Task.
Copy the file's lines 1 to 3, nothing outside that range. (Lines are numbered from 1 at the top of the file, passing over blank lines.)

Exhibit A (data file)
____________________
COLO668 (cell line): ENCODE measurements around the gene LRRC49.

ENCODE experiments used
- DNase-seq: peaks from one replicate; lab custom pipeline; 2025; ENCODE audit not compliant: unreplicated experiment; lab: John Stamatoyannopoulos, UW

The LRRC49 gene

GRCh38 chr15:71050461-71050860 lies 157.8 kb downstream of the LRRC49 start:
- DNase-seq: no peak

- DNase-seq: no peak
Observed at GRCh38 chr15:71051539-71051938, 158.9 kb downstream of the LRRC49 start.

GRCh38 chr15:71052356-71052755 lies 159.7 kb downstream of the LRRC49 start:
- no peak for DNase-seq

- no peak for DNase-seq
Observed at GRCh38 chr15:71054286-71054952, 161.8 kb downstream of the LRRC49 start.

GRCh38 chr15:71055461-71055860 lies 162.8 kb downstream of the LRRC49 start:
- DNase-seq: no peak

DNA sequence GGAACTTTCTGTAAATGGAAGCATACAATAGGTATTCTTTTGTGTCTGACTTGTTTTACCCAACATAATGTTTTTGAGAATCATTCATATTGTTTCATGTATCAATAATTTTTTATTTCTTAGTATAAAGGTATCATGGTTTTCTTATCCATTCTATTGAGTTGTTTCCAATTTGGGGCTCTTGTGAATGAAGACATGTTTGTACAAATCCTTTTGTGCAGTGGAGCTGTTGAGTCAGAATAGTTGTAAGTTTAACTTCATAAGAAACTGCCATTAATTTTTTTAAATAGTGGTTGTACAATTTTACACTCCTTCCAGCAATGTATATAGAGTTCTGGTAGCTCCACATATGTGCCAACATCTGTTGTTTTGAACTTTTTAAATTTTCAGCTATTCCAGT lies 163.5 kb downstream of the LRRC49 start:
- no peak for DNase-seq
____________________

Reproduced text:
COLO668 (cell line): ENCODE measurements around the gene LRRC49.

ENCODE experiments used
- DNase-seq: peaks from one replicate; lab custom pipeline; 2025; ENCODE audit not compliant: unreplicated experiment; lab: John Stamatoyannopoulos, UW